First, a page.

• I’m putting my reading plan for the year on-hold in order to focus more intentionally on reading my Bible (sorry Bavinck!).
  • I’m deleting a few time-suck apps from my phone and iPad in order to avoid distractions.
  • I’m starting simple: reading through of John’s gospel, with a notebook handy. No timeline or anything like that. Just read it until this gospel has sufficiently mastered me.

As I’m working through the text, I’ll be sharing a few of my personal reflections here. As you can tell, this is not earth-shattering stuff. It’s pretty entry-level from some people’s standards. Yet, this is kind of basic reorientation is what I sorely need (and I suspect I’m not alone). Now, if you’ll excuse me, I’m thirsty. I need a drink of water.


Photo credit: Splashy Glass via photopin (license)

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Hyper-Headship and the Scandal of Domestic Abuse in the Church

Justin Taylor gives a summary of a much-needed sermon from Jason Meyer.

TGC15 resources are now available

If you weren’t able to attend the Gospel Coalition’s 2015 National Conference, or you missed a session here and there, TGC has made the media from every plenary session and all the workshops available online (and it’s free).

Beware Gluten-Free Preaching

Philip Bethancourt:

In Christian preaching, it’s not gluten that is dangerous, but gluten-free. For Spurgeon, just as it would be absurd to make bread without flour, it is unthinkable to preach a sermon without Christ.

The gluten of the gospel must be kneaded into every Christian sermon, despite the many ways pastors are drawn to preach gluten-free today. Here are three of them to beware. If we bypass Christ in any of these aspects of the sermon, we are removing the gluten of the gospel from our text.

Four signs your ministry is all about you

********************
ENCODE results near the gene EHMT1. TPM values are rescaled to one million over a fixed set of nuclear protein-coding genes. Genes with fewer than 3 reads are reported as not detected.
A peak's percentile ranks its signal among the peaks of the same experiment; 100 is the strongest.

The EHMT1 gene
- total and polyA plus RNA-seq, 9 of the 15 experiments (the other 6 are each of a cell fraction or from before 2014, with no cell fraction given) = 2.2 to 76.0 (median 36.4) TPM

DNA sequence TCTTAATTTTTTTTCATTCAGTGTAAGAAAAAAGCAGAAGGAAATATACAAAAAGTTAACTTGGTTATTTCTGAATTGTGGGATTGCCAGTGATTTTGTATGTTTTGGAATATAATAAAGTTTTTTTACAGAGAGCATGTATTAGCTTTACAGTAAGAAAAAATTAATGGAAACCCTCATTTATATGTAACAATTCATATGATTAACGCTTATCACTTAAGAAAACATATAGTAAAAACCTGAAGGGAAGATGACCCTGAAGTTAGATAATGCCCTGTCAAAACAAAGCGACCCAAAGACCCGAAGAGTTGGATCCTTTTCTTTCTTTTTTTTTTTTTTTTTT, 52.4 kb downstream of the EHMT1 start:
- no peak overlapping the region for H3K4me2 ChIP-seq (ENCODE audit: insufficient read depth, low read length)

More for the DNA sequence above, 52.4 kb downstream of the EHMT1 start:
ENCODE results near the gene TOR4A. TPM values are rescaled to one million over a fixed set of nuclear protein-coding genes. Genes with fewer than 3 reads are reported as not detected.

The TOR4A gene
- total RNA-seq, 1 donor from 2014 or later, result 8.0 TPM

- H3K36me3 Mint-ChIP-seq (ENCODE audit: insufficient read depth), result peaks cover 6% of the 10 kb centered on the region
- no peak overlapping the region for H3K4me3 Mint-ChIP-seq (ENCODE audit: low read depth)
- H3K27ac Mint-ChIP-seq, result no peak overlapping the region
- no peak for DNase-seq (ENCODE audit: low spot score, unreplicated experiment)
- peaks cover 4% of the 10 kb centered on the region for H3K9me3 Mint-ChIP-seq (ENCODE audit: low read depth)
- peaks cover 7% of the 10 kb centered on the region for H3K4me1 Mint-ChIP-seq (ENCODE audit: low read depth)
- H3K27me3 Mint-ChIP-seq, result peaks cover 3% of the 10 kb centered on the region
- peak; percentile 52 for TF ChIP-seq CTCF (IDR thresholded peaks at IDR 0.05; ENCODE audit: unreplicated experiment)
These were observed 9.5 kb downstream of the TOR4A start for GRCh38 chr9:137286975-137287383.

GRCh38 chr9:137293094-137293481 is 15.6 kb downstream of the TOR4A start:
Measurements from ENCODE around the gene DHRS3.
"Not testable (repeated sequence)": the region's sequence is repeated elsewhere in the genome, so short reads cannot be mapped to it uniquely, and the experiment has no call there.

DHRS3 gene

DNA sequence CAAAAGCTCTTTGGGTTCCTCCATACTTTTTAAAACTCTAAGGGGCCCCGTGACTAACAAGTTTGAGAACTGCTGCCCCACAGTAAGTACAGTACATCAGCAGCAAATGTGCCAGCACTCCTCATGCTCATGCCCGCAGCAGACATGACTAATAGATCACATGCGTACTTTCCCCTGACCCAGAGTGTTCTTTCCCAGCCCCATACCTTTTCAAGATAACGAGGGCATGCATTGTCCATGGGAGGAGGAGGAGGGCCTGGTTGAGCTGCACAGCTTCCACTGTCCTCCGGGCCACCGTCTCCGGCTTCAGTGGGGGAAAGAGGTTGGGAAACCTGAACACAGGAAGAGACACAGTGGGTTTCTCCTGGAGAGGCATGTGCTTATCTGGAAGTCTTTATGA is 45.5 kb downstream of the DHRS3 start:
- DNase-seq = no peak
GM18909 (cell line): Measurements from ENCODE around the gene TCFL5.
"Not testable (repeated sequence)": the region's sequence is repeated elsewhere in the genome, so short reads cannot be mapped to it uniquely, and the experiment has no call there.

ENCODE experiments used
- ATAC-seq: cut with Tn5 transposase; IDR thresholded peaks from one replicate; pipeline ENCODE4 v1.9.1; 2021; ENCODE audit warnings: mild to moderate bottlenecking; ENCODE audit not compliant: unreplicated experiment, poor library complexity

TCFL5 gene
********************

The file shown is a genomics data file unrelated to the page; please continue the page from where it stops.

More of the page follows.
JD Greear:

Sadly, most of us can all too easily recount stories of pastors who betrayed their congregations, who hurt the very people God had called them to love, who—in short—made their ministry all about them.

Some of these pastors may have had their own inflated sense of grandeur from day one. But more often than not, these are the same guys who entered the ministry legitimately wanting to serve others, not angling to build an empire. And yet somewhere along the way, they got a taste for glory. And instead of being the shepherds of God’s people, teaching them to have faith in God, they become stumbling blocks, impediments keeping people from considering God at all.

Five Words that Measure the Boldness of Faith

Michael Kelley asks, “how do you measure faith?”

Well, one option would be to look at results. Jesus was the One who said that even with a small amount of faith, faith the size of a mustard seed, you could tell a mountain to get up and move and it would (Lk. 17:6). In our minds, this looks like a focus on results. That the one with faith will be able to believe that a certain thing should be, and it will be. That’s how we know how big our faith is – it’s based on whether or not that which we can conceive actually becomes reality. But I want to propose a different measure of faith, one not based on results but instead based on something bigger and better than those results.